Third Culture Kids / Global Nomads - Lewis & Clark
TCK Resources - Articles
At Home Abroad by Anne-Sophia Bolon. This was published in The New York Times in April 2002, under The International Herald Tribune’s name. It details Bolon’s TCK background, along with revelations from an A-TCK (Adult Third Culture Kid).
Global and Domestic Nomads or Third Culture Kids: Who are They and What the University Needs to Know by Wendy Stultz. This article offers recommendations to help support and integrate TCKs into their university.
TCKs Come of Age An article regarding the needs of TCKs and summarizes research findings up to this date.
“‘The ache for home lives in all of us,’ writes Maya Angelou, ‘the safe place where we can go as we are and not be questioned.’ For some, whose childhoods were scattered around the world, home is a tapestry of foreign memories. For some, whose answer to Where are you from? is all but straightforward, home has more than one address. For some who call themselves Third Culture Kids (TCKs), the ache for home is constant and insatiable.”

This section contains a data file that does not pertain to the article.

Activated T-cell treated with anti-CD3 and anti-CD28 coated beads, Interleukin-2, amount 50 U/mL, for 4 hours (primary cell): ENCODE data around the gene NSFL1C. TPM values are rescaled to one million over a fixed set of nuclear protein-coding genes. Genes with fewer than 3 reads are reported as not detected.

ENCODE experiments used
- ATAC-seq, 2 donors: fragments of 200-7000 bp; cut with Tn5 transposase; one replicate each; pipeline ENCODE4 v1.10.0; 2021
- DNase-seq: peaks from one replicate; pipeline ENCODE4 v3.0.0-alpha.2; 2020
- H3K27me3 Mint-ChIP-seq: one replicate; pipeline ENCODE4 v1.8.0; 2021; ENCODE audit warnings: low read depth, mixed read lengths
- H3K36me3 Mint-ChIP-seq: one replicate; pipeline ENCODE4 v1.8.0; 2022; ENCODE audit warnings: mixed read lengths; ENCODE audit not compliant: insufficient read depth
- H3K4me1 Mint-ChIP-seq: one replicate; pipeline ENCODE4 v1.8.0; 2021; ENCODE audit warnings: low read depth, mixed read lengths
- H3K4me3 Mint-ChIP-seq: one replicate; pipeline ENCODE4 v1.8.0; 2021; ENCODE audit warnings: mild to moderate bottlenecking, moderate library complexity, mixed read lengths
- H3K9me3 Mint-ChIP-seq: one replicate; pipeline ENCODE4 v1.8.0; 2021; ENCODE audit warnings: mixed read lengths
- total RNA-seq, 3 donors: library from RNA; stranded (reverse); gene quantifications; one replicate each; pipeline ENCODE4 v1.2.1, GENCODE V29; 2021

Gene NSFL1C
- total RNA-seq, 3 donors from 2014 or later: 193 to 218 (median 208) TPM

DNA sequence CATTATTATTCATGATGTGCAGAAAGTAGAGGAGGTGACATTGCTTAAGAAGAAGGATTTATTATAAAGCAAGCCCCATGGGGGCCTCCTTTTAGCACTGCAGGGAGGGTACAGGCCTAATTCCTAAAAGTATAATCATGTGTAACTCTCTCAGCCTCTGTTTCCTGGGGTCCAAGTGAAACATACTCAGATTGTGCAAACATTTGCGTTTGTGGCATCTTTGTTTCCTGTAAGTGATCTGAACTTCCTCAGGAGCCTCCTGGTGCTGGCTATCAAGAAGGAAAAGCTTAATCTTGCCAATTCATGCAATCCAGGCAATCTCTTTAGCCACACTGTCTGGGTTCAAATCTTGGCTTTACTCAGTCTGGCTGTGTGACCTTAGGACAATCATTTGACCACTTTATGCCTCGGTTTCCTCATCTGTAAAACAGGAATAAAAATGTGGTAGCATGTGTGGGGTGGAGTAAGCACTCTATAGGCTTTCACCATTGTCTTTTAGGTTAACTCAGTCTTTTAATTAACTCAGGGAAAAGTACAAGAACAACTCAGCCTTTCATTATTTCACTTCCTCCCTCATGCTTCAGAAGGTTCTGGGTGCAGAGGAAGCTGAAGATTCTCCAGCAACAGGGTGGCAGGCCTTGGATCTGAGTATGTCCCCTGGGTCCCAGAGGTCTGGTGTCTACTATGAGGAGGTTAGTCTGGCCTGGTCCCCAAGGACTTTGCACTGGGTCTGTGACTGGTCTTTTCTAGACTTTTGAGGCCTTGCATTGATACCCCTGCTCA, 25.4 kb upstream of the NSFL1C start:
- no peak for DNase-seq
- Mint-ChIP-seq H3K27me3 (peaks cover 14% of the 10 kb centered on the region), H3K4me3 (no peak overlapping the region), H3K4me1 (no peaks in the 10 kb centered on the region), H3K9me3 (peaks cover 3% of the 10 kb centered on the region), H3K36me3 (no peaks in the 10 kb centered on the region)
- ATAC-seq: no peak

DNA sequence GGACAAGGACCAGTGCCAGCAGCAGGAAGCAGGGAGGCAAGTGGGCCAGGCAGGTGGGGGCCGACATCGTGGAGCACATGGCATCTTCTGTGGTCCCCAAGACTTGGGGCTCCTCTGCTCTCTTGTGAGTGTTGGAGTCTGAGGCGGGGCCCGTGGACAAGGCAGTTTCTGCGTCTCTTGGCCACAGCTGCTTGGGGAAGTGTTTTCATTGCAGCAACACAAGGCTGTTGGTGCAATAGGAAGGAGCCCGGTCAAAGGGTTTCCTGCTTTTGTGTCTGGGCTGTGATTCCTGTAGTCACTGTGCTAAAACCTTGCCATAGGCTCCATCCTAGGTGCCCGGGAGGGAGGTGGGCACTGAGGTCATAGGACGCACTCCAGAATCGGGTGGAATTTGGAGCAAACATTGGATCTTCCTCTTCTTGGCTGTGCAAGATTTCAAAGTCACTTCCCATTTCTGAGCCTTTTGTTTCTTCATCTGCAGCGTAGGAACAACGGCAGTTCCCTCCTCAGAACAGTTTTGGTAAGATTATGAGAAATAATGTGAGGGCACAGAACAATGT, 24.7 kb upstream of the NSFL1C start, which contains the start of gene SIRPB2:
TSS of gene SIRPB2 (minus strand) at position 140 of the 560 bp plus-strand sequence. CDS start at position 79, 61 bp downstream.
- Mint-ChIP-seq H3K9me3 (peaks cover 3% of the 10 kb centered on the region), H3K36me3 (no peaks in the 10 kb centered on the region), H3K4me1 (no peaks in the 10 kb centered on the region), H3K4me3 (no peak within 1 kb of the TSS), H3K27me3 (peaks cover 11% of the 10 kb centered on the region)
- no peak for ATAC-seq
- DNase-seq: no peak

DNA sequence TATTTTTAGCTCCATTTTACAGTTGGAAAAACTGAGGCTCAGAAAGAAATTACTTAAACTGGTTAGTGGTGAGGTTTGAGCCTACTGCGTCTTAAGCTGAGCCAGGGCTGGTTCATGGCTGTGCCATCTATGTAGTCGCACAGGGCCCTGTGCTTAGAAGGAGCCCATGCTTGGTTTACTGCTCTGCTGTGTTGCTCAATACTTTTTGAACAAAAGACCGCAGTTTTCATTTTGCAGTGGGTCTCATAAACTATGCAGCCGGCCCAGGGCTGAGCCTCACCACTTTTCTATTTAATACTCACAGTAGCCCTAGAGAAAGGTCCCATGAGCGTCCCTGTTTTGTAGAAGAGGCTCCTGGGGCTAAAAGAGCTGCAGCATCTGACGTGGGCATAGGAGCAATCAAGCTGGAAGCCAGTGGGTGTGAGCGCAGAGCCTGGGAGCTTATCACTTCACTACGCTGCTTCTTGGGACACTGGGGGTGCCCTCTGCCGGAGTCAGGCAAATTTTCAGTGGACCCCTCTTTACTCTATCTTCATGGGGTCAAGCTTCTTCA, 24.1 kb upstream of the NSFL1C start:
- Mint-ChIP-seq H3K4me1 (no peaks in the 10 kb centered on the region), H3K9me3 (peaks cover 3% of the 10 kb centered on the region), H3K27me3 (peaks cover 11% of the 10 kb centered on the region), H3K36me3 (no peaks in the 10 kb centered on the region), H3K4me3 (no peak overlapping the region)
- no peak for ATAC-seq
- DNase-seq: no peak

“Roughly half are in a relationship. Roughly half are not. The majority of those in a relationship have been dating someone for at least five years. Sixty percent want to raise their kids as TCKs. Ten percent don’t want kids.
But most interestingly, they have no plans on sticking around. When asked if they would stay in their current city two years from now, seventy percent of respondents said no or not sure. When we asked about five years from now, the number jumped to 92 percent.
And what do they most frequently say when asked “Where are you from?”
The response: “It’s complicated.”
New research has revealed that when we learn our mother tongue, we do after all acquire certain habits of thought that shape our experience in significant and often surprising ways.”
Lost in Translation: New cognitive research suggests that language profoundly influences the way people see the world; a different sense of blame in Japanese and Spanish
Jon Charnas (class of 2008) writes about how humor can be universal, and how it can define who we are as TCKs.
The Chronicle Magazine for Alumni and Parents featured an article on TCKs at Lewis & Clark!